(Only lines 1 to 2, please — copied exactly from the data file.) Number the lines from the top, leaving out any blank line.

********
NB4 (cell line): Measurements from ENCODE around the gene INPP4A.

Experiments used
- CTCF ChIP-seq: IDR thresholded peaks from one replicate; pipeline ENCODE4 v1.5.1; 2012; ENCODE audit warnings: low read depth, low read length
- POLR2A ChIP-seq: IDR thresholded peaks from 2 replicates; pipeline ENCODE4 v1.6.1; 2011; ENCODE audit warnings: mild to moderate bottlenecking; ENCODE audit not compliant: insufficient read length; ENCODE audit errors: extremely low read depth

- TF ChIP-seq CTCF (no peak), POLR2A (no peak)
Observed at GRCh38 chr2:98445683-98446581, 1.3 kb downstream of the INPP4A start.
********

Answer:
NB4 (cell line): Measurements from ENCODE around the gene INPP4A.

Experiments used